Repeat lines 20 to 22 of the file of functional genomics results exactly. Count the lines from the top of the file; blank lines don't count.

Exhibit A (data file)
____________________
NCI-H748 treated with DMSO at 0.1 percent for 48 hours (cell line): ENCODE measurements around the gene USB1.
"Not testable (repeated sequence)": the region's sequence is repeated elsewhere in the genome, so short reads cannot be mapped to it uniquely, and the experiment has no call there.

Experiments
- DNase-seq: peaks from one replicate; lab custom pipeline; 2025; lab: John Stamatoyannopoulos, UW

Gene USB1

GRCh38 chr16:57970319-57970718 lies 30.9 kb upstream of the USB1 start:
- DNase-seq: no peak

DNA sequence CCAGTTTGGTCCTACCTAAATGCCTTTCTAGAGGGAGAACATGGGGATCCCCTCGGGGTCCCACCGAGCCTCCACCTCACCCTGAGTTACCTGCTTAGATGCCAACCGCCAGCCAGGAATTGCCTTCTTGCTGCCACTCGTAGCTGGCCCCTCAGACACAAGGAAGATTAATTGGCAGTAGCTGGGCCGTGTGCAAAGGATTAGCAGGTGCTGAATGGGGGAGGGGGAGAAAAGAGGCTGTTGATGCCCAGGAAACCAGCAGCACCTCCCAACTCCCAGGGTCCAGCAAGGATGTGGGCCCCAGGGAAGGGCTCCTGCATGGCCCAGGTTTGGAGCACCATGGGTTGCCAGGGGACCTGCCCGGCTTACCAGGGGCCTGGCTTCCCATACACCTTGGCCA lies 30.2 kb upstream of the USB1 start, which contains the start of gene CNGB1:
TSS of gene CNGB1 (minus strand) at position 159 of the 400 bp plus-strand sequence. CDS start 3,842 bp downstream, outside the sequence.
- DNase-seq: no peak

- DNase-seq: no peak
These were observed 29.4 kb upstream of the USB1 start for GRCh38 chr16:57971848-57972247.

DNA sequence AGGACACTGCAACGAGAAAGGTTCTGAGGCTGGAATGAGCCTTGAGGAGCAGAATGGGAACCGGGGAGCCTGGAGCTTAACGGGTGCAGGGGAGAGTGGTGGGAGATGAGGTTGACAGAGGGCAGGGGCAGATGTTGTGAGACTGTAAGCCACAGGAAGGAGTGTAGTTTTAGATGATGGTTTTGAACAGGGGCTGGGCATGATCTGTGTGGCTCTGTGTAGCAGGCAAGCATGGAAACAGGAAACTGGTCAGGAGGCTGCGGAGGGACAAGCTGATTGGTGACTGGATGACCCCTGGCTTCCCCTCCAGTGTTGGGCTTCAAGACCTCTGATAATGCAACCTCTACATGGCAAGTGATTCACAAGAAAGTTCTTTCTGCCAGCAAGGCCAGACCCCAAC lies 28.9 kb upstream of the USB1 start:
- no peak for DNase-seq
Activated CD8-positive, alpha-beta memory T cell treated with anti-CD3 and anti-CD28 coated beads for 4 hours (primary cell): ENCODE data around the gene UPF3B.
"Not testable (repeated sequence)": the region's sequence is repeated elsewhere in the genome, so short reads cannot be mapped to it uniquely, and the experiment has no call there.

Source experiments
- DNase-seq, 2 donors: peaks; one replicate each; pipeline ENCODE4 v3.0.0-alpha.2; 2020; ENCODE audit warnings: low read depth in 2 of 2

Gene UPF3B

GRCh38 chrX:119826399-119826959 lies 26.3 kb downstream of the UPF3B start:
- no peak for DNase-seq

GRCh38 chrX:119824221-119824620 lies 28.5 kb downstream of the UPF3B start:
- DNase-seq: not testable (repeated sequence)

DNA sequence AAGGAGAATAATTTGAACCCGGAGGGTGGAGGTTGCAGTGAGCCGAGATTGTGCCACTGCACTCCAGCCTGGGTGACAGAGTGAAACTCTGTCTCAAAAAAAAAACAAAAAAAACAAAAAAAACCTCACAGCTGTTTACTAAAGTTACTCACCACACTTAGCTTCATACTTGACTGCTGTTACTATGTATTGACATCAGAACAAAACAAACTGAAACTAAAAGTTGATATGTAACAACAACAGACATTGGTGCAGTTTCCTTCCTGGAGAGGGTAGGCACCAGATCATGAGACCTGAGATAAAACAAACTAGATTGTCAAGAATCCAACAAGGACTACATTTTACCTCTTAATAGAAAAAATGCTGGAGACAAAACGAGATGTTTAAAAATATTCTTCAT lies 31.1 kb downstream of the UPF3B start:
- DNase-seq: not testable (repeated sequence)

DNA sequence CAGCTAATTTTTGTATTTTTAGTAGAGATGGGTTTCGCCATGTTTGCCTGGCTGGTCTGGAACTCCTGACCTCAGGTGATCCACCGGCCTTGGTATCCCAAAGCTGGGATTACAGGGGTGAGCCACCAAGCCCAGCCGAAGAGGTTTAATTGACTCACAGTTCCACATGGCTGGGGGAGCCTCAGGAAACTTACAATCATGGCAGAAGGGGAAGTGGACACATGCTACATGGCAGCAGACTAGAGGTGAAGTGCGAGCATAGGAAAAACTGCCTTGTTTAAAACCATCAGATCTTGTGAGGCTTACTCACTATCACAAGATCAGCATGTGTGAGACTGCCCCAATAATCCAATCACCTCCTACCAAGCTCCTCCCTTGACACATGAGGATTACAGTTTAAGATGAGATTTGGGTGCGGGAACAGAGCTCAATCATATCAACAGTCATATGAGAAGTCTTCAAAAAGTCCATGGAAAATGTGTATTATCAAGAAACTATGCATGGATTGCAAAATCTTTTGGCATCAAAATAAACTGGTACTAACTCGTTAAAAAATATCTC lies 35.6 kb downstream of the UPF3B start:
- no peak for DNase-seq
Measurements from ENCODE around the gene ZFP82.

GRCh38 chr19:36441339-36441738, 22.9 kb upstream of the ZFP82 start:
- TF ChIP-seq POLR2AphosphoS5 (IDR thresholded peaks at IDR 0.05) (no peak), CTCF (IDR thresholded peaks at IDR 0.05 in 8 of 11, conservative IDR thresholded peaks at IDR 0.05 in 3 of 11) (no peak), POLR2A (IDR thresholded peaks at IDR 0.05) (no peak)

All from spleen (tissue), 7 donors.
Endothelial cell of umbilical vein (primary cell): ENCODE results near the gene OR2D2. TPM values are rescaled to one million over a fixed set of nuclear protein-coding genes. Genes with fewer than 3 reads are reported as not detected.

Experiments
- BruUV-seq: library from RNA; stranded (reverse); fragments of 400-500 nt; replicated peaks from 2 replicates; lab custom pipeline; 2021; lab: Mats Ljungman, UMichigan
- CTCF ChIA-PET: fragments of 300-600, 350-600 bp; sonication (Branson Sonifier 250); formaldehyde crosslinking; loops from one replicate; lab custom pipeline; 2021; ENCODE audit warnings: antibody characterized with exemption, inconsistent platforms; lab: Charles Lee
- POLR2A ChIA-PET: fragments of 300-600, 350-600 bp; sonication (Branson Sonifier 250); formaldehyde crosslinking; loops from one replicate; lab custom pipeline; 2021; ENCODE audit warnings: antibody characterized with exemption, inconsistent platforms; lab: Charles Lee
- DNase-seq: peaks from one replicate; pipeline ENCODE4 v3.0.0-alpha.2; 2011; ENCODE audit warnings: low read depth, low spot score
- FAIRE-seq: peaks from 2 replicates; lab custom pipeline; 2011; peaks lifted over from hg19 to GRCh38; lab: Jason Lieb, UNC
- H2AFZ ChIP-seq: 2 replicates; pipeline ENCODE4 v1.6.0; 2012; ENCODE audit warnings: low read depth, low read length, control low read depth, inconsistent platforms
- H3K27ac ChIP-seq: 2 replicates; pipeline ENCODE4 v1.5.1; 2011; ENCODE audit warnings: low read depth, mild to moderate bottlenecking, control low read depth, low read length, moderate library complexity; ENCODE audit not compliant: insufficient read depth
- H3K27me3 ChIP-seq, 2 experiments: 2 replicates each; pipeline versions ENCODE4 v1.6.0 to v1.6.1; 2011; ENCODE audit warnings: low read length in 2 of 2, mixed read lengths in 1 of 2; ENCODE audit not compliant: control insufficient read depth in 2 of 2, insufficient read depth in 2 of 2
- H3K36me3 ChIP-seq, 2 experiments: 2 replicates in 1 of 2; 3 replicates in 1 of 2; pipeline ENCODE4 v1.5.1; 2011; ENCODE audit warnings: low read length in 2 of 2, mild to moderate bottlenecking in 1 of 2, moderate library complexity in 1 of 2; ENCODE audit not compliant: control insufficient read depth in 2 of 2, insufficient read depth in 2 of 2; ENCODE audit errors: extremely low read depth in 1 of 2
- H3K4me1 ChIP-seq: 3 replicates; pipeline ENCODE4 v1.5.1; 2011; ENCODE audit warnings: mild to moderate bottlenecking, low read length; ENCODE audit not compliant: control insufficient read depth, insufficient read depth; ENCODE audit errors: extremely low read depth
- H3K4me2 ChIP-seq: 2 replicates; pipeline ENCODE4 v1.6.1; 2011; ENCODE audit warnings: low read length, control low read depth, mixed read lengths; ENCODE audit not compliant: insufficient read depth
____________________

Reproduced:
GRCh38 chrX:119826399-119826959 lies 26.3 kb downstream of the UPF3B start:
- no peak for DNase-seq

GRCh38 chrX:119824221-119824620 lies 28.5 kb downstream of the UPF3B start: